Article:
That took courage for a publisher to fund a lawsuit like that. And that’s happened a bunch of times. You work for a publication, you’ve worked at others, I’ve been employed by publishers who aren’t that willing to defend their editors’ freedom.

So today the Times had this extraordinary press conference with him and via Twitter I read that someone asked him about the First Amendment and what was his attitude toward that. And he said something to the effect of, “You’ll like what you hear.” Or something to that effect. And I think if you were a reporter or someone who cares about the First Amendment, you’d prefer him to say, “I’m a strong supporter of the First Amendment.”

Yeah, but that’s like all this stuff with …

And you’re saying, “No, that’s just verbiage.”

Exactly. I think that’s the exact same trap that happens with this David Duke stuff or these lunatic Nazis who are suddenly emboldened by whatever’s in the air. I don’t think that when you write a script he should have said, “I’m a strong supporter of the First Amendment,” or he should have denounced David Duke in three seconds, not in eight seconds. I don’t think it makes sense to play that game.

But this is one of the things that unnerves lots of people. He denounces them if you ask them about him. Meanwhile he’s using Twitter to attack the cast of “Hamilton” or the New York Times. He’s not using it to denounce Richard Spencer and these freaks in Washington, D.C.

Right, so I never heard of Richard Spencer. I was named the Jewish journalist of the year two years ago, I’m highly identified as a Jewish journalist, I am obsessed with the idea that brownshirts are about to kick down my door any second. I follow this stuff as closely as anyone. I never heard of Richard Spencer [until] this week. So you’re expecting this guy who just ran a presidential campaign and won it to know the names of every nudnik neo-Nazi out there. It’s ridiculous.

No, but over the last couple of weeks in particular, his association with Steven Bannon and Breitbart and the fact that Breitbart has sort of winked and nudged at these folks, hasn’t kicked them off their platform.

You know, if you go to Donald Trump, eventually, and I think he said it today too, he said, “I repudiate it, I disavow it.” But you’d think if he’s got time to tweet four times (he deleted one of them) about “Hamilton” this weekend, one of them could have been, “By the way, I hate Nazis.”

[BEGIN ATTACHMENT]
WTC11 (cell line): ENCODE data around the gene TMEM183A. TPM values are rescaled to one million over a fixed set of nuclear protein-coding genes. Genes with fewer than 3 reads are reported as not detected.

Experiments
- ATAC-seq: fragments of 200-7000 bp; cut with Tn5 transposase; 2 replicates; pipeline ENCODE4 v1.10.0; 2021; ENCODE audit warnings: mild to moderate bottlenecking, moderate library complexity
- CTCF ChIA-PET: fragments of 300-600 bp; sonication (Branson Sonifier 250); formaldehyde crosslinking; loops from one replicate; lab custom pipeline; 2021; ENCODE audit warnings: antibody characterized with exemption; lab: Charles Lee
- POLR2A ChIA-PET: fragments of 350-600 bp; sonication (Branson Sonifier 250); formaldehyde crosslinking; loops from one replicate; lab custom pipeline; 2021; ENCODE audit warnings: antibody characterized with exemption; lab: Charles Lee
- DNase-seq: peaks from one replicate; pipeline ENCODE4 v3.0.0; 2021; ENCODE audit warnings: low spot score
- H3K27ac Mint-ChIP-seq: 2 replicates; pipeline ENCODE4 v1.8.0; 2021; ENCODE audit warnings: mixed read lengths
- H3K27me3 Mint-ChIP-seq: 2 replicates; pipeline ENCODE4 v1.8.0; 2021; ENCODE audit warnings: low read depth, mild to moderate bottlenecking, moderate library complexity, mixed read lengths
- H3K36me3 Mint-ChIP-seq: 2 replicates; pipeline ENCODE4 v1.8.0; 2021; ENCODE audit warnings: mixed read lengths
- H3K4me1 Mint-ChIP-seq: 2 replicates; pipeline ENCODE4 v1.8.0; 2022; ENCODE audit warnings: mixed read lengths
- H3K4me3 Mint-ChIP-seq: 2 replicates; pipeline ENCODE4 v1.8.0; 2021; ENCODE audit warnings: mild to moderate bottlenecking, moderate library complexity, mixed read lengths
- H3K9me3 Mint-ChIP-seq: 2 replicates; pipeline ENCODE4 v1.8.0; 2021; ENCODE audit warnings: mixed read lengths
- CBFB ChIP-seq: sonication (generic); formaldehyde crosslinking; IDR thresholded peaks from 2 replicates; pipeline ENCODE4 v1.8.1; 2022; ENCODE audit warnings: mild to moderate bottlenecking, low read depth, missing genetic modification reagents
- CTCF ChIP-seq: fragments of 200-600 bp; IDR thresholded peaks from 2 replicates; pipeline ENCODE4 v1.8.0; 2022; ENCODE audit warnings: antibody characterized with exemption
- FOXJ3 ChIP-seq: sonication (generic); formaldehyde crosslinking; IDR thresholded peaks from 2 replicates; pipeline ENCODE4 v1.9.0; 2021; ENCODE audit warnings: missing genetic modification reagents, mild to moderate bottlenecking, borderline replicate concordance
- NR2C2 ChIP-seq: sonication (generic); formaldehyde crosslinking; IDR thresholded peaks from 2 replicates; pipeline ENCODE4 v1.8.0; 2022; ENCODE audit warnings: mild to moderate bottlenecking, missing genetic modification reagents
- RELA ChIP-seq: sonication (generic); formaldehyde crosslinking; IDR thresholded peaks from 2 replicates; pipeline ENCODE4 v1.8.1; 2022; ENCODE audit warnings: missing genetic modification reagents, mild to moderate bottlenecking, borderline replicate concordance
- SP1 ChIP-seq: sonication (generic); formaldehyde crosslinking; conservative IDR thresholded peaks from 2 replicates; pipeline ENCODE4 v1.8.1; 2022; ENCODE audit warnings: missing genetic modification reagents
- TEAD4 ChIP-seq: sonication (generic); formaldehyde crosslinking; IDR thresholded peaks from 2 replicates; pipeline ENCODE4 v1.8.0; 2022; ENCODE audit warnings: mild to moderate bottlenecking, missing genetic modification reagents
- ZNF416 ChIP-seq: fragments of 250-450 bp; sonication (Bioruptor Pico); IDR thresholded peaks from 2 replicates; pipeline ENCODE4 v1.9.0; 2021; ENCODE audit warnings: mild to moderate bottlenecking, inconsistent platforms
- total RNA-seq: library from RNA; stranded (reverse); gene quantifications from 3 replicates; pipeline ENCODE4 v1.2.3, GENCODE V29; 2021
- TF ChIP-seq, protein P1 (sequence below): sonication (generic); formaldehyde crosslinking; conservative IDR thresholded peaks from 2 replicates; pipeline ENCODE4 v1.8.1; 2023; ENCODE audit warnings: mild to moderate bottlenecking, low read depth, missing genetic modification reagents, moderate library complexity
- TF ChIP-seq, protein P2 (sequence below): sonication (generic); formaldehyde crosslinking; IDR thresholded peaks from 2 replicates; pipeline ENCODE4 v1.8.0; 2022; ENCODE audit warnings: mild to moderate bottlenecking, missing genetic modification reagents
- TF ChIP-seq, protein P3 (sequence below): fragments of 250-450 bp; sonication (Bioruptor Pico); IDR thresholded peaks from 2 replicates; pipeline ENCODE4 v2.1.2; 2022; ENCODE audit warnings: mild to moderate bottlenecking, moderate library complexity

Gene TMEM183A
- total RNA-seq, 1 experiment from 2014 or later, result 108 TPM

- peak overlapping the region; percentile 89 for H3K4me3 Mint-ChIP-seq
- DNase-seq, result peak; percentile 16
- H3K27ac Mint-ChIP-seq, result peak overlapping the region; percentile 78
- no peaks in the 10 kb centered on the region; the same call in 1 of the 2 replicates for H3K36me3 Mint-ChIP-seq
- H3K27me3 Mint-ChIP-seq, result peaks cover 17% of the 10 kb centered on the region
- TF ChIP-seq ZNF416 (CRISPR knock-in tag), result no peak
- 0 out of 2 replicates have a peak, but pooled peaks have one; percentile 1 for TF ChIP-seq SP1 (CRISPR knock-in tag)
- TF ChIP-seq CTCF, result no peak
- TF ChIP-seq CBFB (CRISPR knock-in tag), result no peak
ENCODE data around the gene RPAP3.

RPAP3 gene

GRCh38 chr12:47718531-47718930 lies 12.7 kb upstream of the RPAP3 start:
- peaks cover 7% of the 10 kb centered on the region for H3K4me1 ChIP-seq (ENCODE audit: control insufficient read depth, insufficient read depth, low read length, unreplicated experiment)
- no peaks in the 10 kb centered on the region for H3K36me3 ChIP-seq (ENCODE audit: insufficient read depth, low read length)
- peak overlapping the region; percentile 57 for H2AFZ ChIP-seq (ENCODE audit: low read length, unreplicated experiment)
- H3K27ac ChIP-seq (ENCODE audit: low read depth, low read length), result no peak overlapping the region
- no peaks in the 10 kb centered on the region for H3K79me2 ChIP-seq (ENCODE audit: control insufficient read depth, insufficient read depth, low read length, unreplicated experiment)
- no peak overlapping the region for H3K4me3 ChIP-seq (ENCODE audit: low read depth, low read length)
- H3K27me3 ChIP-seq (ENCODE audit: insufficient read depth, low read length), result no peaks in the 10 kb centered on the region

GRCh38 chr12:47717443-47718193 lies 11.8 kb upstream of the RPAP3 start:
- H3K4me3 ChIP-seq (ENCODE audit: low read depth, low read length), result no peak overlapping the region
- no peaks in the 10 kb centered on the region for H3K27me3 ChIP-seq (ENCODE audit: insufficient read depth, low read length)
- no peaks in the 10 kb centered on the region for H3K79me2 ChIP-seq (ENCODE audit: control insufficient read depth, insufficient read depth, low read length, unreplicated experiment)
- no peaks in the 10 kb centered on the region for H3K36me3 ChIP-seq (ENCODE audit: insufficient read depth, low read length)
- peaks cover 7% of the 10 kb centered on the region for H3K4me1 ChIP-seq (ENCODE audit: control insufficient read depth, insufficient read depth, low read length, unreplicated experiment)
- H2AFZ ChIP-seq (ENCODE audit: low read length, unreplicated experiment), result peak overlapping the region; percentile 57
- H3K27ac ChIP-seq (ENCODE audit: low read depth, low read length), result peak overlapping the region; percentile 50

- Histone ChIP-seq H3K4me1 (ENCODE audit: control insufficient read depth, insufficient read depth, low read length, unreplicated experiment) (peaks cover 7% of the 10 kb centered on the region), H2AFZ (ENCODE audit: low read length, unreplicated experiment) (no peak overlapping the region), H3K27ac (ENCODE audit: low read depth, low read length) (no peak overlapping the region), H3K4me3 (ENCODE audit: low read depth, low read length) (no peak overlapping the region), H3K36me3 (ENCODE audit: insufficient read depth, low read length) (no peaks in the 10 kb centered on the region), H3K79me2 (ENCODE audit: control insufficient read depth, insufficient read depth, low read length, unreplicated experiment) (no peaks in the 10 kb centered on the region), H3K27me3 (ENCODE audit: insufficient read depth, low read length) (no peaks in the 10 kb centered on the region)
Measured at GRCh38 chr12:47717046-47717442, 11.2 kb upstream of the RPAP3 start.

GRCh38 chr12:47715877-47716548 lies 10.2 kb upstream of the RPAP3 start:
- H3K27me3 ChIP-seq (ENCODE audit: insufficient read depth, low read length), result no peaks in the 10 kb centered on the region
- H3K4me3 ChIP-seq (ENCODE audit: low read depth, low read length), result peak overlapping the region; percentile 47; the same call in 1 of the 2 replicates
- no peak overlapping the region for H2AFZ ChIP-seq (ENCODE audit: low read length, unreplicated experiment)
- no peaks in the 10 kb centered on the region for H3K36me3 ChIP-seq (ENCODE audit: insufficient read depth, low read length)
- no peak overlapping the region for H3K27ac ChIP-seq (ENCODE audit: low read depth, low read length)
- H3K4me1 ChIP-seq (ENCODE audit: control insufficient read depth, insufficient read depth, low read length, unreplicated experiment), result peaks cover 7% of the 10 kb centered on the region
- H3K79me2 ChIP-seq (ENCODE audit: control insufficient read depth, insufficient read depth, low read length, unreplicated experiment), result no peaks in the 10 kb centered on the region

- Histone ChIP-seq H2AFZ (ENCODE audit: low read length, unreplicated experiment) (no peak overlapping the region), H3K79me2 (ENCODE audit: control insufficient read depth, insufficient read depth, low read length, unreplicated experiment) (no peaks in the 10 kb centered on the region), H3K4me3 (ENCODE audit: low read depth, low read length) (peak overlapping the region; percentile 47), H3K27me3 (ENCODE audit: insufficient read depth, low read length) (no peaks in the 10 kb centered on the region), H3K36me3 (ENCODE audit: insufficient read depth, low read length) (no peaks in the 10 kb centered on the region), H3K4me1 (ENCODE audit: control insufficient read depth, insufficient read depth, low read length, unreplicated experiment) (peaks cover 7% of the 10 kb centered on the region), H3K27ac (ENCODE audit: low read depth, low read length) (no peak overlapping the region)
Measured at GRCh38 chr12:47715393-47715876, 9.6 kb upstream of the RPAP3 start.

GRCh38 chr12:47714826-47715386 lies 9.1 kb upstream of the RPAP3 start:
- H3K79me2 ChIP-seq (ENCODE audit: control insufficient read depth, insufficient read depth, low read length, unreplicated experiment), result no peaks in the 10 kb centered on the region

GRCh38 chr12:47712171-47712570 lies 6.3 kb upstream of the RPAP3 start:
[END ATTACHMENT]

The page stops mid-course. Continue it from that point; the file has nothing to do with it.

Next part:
Well, maybe if you were elected president, that’s what you would do.

I was born outside this country so I cannot be president.

I didn’t know that about you, Peter. Are you even 35? I mean at least, right?

I am, I’m over 35.

Look, I think that’s crazy. Whatever you tweet, by definition you don’t tweet about something else that’s really important. There’s a genocide going on in Syria right now. So if you tweet about “Hamilton” does it mean you don’t care about Syria?

On my personal Facebook I wrote about how much I hate Time Warner cable, right? It annoys me. I think you’re my Facebook friend so maybe you saw this. So I wrote, “Time Warner didn’t show up for their appointment,” or whatever. And one of my friends says, “Oh, you have a lot to say about Time Warner but nothing to say about Steve Bannon, I see where your priorities are.” And I’m going, “Give me a break.” This is lunacy.

I’m one of your Facebook friends that check with you weekly to see when you were going to repudiate Trump or elements of the campaign. You put out a Friday sort of Sabbath benediction weekly, and I kept waiting for you to say, “And thus I can no longer work for Jared Kushner because I find this or this or this repellent or abhorrent. I’m upset about this part of the campaign.” You never did.

I never had reason to say that. I’m proud to work for Jared Kushner and I was proud to vote for Donald Trump.

When you talked to Brian Stelter this weekend, you said, “I think the traditional press, mainstream press, should be embarrassed with the work they did. They should be fired, they should resign.” Is there a whole swath of the press you’re thinking about? Is there a type of journalist you’re thinking about?

Yeah, there is. The type of journalist I’m thinking about is the type who because of the echo chamber of his or her social group, never saw this coming, despite the incredible amounts of warnings. I mean, how could you have seen Brexit take place and not seen that Trump was a real candidate who had a real shot? The pollsters who bungled this thing so badly, how are they going to get work? And they will. None of them will resign. None of them will pay any career [penalty].

By the way, some of those pollsters work for the RNC, right? A couple days before the election, the RNC gave a briefing report, they said, “Here’s how we’re going to lose the Electoral College.”

Absolutely. I think some of the worst offenders were conservatives. This wasn’t a partisan shot. The thing I said on Stelter wasn’t a partisan shot at all. I think some of the worst offenders include people at the National Review who just couldn’t see it because their friends weren’t among those great on Washington, Michigan and Wisconsin and Ohio.

Because the poll said Hillary and Trump are neck and neck and they would get closer and farther apart, but they were 5 percent to 6 percent apart most of the time. Which meant that a big chunk of the electorate wanted to vote for Trump. So that could not have been a surprise, [but] I think it’s still a shock that he was elected.